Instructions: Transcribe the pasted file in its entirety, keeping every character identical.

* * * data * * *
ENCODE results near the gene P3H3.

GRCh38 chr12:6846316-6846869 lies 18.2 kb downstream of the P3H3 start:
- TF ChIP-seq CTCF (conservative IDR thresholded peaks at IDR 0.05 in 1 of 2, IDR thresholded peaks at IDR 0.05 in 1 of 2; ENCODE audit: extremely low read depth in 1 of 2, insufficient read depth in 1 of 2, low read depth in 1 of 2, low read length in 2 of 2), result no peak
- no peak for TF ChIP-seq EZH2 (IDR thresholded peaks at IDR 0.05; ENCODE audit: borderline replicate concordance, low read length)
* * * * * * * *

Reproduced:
ENCODE results near the gene P3H3.

GRCh38 chr12:6846316-6846869 lies 18.2 kb downstream of the P3H3 start:
- TF ChIP-seq CTCF (conservative IDR thresholded peaks at IDR 0.05 in 1 of 2, IDR thresholded peaks at IDR 0.05 in 1 of 2; ENCODE audit: extremely low read depth in 1 of 2, insufficient read depth in 1 of 2, low read depth in 1 of 2, low read length in 2 of 2), result no peak
- no peak for TF ChIP-seq EZH2 (IDR thresholded peaks at IDR 0.05; ENCODE audit: borderline replicate concordance, low read length)